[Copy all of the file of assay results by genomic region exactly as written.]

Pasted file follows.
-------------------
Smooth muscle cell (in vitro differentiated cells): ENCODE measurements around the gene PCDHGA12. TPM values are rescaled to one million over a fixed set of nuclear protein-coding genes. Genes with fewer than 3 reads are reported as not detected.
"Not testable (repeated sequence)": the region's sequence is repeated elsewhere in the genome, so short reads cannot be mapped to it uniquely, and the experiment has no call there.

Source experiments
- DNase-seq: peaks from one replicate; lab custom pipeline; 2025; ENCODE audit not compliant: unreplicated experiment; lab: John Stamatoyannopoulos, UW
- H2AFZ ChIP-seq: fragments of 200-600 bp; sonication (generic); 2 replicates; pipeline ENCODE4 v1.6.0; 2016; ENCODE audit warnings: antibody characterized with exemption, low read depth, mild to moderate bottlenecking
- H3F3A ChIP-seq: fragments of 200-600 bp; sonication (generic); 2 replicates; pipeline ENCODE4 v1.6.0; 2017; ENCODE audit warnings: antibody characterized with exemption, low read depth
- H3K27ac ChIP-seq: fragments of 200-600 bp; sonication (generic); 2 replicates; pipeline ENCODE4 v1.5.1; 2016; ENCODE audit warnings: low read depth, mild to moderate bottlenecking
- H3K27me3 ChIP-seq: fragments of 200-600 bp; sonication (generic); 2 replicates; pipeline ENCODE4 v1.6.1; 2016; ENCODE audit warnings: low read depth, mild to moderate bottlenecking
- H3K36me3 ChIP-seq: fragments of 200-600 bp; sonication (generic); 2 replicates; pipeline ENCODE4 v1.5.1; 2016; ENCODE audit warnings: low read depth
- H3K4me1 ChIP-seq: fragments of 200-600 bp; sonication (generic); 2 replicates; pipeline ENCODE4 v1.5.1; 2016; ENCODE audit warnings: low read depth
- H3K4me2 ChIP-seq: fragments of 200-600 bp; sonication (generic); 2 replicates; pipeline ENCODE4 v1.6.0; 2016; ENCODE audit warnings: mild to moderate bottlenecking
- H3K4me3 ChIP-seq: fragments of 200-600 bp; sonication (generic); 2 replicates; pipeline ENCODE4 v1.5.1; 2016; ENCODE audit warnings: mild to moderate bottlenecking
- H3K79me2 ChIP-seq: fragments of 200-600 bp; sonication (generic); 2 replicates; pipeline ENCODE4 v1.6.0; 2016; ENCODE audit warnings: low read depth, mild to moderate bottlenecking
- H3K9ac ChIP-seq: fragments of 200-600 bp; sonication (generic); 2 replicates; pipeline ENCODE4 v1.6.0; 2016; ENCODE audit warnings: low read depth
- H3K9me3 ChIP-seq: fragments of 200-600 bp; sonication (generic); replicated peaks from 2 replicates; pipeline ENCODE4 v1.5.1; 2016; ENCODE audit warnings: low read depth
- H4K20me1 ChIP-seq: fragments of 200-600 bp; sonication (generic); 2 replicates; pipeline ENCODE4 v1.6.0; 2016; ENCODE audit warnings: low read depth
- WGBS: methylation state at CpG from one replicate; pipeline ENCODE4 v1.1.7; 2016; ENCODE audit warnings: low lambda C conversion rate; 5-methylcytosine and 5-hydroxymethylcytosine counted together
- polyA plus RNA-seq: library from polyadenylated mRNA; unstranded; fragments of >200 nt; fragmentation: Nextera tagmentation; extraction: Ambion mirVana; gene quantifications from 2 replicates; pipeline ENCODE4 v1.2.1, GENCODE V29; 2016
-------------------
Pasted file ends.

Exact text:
Smooth muscle cell (in vitro differentiated cells): ENCODE measurements around the gene PCDHGA12. TPM values are rescaled to one million over a fixed set of nuclear protein-coding genes. Genes with fewer than 3 reads are reported as not detected.
"Not testable (repeated sequence)": the region's sequence is repeated elsewhere in the genome, so short reads cannot be mapped to it uniquely, and the experiment has no call there.

Source experiments
- DNase-seq: peaks from one replicate; lab custom pipeline; 2025; ENCODE audit not compliant: unreplicated experiment; lab: John Stamatoyannopoulos, UW
- H2AFZ ChIP-seq: fragments of 200-600 bp; sonication (generic); 2 replicates; pipeline ENCODE4 v1.6.0; 2016; ENCODE audit warnings: antibody characterized with exemption, low read depth, mild to moderate bottlenecking
- H3F3A ChIP-seq: fragments of 200-600 bp; sonication (generic); 2 replicates; pipeline ENCODE4 v1.6.0; 2017; ENCODE audit warnings: antibody characterized with exemption, low read depth
- H3K27ac ChIP-seq: fragments of 200-600 bp; sonication (generic); 2 replicates; pipeline ENCODE4 v1.5.1; 2016; ENCODE audit warnings: low read depth, mild to moderate bottlenecking
- H3K27me3 ChIP-seq: fragments of 200-600 bp; sonication (generic); 2 replicates; pipeline ENCODE4 v1.6.1; 2016; ENCODE audit warnings: low read depth, mild to moderate bottlenecking
- H3K36me3 ChIP-seq: fragments of 200-600 bp; sonication (generic); 2 replicates; pipeline ENCODE4 v1.5.1; 2016; ENCODE audit warnings: low read depth
- H3K4me1 ChIP-seq: fragments of 200-600 bp; sonication (generic); 2 replicates; pipeline ENCODE4 v1.5.1; 2016; ENCODE audit warnings: low read depth
- H3K4me2 ChIP-seq: fragments of 200-600 bp; sonication (generic); 2 replicates; pipeline ENCODE4 v1.6.0; 2016; ENCODE audit warnings: mild to moderate bottlenecking
- H3K4me3 ChIP-seq: fragments of 200-600 bp; sonication (generic); 2 replicates; pipeline ENCODE4 v1.5.1; 2016; ENCODE audit warnings: mild to moderate bottlenecking
- H3K79me2 ChIP-seq: fragments of 200-600 bp; sonication (generic); 2 replicates; pipeline ENCODE4 v1.6.0; 2016; ENCODE audit warnings: low read depth, mild to moderate bottlenecking
- H3K9ac ChIP-seq: fragments of 200-600 bp; sonication (generic); 2 replicates; pipeline ENCODE4 v1.6.0; 2016; ENCODE audit warnings: low read depth
- H3K9me3 ChIP-seq: fragments of 200-600 bp; sonication (generic); replicated peaks from 2 replicates; pipeline ENCODE4 v1.5.1; 2016; ENCODE audit warnings: low read depth
- H4K20me1 ChIP-seq: fragments of 200-600 bp; sonication (generic); 2 replicates; pipeline ENCODE4 v1.6.0; 2016; ENCODE audit warnings: low read depth
- WGBS: methylation state at CpG from one replicate; pipeline ENCODE4 v1.1.7; 2016; ENCODE audit warnings: low lambda C conversion rate; 5-methylcytosine and 5-hydroxymethylcytosine counted together
- polyA plus RNA-seq: library from polyadenylated mRNA; unstranded; fragments of >200 nt; fragmentation: Nextera tagmentation; extraction: Ambion mirVana; gene quantifications from 2 replicates; pipeline ENCODE4 v1.2.1, GENCODE V29; 2016